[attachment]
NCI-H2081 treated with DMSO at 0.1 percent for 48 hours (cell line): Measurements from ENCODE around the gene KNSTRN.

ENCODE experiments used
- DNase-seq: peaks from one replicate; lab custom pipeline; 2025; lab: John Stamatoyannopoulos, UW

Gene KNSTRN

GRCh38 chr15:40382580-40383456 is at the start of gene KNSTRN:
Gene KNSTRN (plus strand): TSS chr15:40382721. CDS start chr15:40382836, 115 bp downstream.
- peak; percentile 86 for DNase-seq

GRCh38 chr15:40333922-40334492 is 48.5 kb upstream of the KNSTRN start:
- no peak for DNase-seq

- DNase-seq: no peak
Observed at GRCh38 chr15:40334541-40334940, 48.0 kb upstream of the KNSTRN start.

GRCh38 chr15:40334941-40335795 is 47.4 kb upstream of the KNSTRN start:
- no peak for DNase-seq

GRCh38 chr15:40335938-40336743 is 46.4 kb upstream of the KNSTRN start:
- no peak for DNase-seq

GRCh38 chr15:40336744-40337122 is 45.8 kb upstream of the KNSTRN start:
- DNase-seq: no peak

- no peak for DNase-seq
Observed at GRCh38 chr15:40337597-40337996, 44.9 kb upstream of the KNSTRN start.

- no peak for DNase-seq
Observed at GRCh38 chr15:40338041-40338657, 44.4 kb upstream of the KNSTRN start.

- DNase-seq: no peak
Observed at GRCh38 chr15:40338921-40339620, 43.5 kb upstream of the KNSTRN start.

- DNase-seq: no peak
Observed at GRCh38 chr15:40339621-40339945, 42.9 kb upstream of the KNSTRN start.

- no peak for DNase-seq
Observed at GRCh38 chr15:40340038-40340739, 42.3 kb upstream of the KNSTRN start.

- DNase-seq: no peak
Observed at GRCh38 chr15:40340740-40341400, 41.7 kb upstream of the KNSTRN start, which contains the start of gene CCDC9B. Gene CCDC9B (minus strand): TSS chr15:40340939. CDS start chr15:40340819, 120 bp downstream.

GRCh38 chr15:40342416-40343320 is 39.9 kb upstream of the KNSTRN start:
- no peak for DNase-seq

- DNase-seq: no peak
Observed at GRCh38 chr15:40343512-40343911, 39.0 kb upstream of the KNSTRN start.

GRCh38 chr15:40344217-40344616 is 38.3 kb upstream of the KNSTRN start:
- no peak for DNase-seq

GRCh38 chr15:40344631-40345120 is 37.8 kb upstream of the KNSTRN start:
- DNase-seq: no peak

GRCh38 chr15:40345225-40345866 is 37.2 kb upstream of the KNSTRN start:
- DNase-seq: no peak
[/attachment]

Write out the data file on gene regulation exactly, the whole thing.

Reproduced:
NCI-H2081 treated with DMSO at 0.1 percent for 48 hours (cell line): Measurements from ENCODE around the gene KNSTRN.

ENCODE experiments used
- DNase-seq: peaks from one replicate; lab custom pipeline; 2025; lab: John Stamatoyannopoulos, UW

Gene KNSTRN

GRCh38 chr15:40382580-40383456 is at the start of gene KNSTRN:
Gene KNSTRN (plus strand): TSS chr15:40382721. CDS start chr15:40382836, 115 bp downstream.
- peak; percentile 86 for DNase-seq

GRCh38 chr15:40333922-40334492 is 48.5 kb upstream of the KNSTRN start:
- no peak for DNase-seq

- DNase-seq: no peak
Observed at GRCh38 chr15:40334541-40334940, 48.0 kb upstream of the KNSTRN start.

GRCh38 chr15:40334941-40335795 is 47.4 kb upstream of the KNSTRN start:
- no peak for DNase-seq

GRCh38 chr15:40335938-40336743 is 46.4 kb upstream of the KNSTRN start:
- no peak for DNase-seq

GRCh38 chr15:40336744-40337122 is 45.8 kb upstream of the KNSTRN start:
- DNase-seq: no peak

- no peak for DNase-seq
Observed at GRCh38 chr15:40337597-40337996, 44.9 kb upstream of the KNSTRN start.

- no peak for DNase-seq
Observed at GRCh38 chr15:40338041-40338657, 44.4 kb upstream of the KNSTRN start.

- DNase-seq: no peak
Observed at GRCh38 chr15:40338921-40339620, 43.5 kb upstream of the KNSTRN start.

- DNase-seq: no peak
Observed at GRCh38 chr15:40339621-40339945, 42.9 kb upstream of the KNSTRN start.

- no peak for DNase-seq
Observed at GRCh38 chr15:40340038-40340739, 42.3 kb upstream of the KNSTRN start.

- DNase-seq: no peak
Observed at GRCh38 chr15:40340740-40341400, 41.7 kb upstream of the KNSTRN start, which contains the start of gene CCDC9B. Gene CCDC9B (minus strand): TSS chr15:40340939. CDS start chr15:40340819, 120 bp downstream.

GRCh38 chr15:40342416-40343320 is 39.9 kb upstream of the KNSTRN start:
- no peak for DNase-seq

- DNase-seq: no peak
Observed at GRCh38 chr15:40343512-40343911, 39.0 kb upstream of the KNSTRN start.

GRCh38 chr15:40344217-40344616 is 38.3 kb upstream of the KNSTRN start:
- no peak for DNase-seq

GRCh38 chr15:40344631-40345120 is 37.8 kb upstream of the KNSTRN start:
- DNase-seq: no peak

GRCh38 chr15:40345225-40345866 is 37.2 kb upstream of the KNSTRN start:
- DNase-seq: no peak